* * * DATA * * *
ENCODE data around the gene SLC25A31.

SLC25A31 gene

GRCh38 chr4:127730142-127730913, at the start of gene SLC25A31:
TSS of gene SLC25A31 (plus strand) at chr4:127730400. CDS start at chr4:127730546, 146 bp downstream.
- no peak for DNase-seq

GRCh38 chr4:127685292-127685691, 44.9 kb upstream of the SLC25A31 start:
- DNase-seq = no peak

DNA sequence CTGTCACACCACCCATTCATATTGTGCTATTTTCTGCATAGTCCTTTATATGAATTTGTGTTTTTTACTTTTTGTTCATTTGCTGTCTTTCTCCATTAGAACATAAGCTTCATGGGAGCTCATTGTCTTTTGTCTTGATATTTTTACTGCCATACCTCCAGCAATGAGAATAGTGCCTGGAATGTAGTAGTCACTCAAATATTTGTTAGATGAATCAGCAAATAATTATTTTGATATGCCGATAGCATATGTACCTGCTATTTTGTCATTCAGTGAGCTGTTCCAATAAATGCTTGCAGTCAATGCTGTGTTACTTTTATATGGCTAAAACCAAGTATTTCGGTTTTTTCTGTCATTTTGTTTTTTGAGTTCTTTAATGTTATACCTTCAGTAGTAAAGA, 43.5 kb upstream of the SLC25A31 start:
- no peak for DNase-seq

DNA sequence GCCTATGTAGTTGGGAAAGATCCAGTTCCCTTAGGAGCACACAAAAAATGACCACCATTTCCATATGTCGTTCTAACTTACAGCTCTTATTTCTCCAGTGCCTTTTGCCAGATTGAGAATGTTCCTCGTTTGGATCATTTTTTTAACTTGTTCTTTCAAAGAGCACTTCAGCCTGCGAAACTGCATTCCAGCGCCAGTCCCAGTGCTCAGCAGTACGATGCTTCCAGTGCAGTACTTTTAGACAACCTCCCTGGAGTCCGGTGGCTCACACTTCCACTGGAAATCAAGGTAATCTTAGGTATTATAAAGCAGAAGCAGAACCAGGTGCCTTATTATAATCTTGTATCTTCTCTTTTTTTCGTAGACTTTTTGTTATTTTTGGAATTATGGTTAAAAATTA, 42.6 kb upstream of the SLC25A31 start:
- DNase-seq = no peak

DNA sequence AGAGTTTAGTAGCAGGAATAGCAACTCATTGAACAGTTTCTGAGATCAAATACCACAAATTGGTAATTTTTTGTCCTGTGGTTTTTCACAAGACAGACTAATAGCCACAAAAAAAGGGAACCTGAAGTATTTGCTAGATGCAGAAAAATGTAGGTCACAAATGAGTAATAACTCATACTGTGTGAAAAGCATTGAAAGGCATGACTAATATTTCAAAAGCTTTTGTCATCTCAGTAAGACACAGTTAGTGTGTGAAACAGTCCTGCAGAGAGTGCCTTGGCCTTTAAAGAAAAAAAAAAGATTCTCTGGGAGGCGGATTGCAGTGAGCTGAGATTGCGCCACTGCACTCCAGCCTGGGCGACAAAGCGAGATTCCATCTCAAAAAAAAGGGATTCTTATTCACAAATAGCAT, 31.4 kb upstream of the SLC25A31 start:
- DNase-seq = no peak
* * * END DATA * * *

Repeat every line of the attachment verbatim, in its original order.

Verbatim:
ENCODE data around the gene SLC25A31.

SLC25A31 gene

GRCh38 chr4:127730142-127730913, at the start of gene SLC25A31:
TSS of gene SLC25A31 (plus strand) at chr4:127730400. CDS start at chr4:127730546, 146 bp downstream.
- no peak for DNase-seq

GRCh38 chr4:127685292-127685691, 44.9 kb upstream of the SLC25A31 start:
- DNase-seq = no peak

DNA sequence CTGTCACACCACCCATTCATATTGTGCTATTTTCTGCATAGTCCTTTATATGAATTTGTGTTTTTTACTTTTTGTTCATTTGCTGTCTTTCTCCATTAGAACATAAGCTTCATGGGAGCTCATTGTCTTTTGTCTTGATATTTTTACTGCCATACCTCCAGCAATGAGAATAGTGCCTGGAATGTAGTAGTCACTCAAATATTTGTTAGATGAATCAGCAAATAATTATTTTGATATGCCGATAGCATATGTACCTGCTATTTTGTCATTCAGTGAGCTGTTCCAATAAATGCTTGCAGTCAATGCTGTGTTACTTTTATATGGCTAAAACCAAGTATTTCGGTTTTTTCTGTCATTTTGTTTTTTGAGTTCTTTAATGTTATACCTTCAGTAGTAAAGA, 43.5 kb upstream of the SLC25A31 start:
- no peak for DNase-seq

DNA sequence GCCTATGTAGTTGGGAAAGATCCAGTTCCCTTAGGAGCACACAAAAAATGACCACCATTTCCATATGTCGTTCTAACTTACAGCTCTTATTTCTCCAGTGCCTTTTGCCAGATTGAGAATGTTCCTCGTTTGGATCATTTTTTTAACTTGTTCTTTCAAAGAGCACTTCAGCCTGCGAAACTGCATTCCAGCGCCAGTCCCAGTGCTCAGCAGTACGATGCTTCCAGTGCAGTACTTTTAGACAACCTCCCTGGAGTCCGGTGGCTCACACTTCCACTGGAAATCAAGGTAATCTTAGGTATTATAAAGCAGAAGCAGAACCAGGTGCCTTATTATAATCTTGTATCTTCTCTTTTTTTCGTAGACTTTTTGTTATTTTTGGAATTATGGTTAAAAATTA, 42.6 kb upstream of the SLC25A31 start:
- DNase-seq = no peak

DNA sequence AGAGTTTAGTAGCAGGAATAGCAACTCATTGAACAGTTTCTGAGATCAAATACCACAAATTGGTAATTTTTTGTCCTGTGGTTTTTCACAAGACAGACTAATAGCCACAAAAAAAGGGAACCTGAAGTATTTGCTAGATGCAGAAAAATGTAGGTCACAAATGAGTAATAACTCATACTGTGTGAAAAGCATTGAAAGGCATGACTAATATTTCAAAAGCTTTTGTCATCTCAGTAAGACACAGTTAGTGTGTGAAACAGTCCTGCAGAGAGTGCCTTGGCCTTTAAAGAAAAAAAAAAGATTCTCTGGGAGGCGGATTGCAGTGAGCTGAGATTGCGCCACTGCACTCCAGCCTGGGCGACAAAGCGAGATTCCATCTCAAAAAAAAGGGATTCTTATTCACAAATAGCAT, 31.4 kb upstream of the SLC25A31 start:
- DNase-seq = no peak